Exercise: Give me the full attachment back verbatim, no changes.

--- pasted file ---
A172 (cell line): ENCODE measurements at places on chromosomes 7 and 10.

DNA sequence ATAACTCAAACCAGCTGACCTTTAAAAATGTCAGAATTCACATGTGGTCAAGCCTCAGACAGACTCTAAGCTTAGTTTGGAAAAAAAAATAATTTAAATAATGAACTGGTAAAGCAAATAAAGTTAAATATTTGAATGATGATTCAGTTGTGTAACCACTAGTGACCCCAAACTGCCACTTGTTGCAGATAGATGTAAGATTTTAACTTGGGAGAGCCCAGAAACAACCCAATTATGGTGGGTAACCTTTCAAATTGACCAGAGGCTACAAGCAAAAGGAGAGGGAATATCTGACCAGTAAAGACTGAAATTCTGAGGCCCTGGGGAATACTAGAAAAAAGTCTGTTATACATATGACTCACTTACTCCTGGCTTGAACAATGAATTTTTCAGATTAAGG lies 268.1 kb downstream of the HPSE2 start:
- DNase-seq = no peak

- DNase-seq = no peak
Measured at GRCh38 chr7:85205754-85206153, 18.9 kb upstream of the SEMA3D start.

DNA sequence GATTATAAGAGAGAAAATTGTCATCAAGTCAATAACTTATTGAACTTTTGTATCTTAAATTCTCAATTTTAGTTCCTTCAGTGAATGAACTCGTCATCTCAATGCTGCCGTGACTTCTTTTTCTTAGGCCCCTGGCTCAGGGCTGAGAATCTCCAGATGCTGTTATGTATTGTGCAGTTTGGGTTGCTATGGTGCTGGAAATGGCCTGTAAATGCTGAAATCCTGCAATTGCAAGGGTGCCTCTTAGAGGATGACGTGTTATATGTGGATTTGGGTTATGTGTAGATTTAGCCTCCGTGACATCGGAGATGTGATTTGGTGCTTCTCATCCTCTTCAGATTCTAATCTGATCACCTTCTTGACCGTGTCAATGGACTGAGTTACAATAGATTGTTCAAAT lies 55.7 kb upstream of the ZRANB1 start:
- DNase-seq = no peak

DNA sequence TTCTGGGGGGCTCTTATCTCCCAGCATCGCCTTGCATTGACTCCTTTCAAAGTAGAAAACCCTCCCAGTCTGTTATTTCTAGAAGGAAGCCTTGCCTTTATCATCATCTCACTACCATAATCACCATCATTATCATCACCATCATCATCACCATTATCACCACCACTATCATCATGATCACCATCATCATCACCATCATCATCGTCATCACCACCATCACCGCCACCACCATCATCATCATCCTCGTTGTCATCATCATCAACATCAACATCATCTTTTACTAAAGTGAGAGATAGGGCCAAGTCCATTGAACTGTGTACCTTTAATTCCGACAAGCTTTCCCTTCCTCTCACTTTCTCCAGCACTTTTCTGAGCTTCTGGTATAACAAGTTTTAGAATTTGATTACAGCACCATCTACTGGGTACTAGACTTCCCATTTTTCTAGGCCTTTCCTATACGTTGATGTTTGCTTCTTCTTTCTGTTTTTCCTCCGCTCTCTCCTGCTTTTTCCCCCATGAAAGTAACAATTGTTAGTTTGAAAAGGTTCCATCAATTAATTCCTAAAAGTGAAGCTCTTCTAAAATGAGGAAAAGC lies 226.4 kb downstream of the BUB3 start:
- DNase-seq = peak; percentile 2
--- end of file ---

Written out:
A172 (cell line): ENCODE measurements at places on chromosomes 7 and 10.

DNA sequence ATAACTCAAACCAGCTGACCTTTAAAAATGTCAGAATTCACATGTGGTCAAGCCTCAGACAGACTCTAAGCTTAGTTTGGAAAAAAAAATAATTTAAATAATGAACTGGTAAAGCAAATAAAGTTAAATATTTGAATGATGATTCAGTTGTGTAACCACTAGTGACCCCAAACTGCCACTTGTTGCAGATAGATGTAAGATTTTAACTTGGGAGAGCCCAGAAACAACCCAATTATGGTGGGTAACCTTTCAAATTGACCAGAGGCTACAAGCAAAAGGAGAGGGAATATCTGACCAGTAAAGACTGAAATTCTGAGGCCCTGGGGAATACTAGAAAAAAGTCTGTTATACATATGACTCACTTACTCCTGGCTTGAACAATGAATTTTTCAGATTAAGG lies 268.1 kb downstream of the HPSE2 start:
- DNase-seq = no peak

- DNase-seq = no peak
Measured at GRCh38 chr7:85205754-85206153, 18.9 kb upstream of the SEMA3D start.

DNA sequence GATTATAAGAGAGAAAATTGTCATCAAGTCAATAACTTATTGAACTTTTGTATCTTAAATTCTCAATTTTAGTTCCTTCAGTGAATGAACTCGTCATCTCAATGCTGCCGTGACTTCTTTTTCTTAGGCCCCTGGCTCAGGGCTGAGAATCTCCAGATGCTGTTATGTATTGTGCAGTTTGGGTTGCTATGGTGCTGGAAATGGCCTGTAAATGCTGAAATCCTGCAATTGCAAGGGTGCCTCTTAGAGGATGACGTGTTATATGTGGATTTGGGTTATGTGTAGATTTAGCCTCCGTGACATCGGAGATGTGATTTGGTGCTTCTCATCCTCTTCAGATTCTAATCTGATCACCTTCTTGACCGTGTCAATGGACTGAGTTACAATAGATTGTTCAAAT lies 55.7 kb upstream of the ZRANB1 start:
- DNase-seq = no peak

DNA sequence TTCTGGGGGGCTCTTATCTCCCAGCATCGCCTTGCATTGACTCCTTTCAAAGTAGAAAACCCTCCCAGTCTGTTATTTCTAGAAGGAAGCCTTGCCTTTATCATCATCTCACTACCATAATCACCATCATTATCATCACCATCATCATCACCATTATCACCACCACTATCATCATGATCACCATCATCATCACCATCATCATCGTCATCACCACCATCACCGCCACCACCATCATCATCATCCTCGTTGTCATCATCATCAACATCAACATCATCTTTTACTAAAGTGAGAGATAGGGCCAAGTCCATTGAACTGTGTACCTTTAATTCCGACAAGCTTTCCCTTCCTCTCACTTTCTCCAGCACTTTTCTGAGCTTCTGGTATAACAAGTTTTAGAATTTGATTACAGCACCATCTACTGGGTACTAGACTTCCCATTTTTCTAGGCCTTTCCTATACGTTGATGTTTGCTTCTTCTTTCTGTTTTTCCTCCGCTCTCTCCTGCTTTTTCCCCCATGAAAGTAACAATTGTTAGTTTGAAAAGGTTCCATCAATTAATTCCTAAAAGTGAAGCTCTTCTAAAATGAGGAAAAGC lies 226.4 kb downstream of the BUB3 start:
- DNase-seq = peak; percentile 2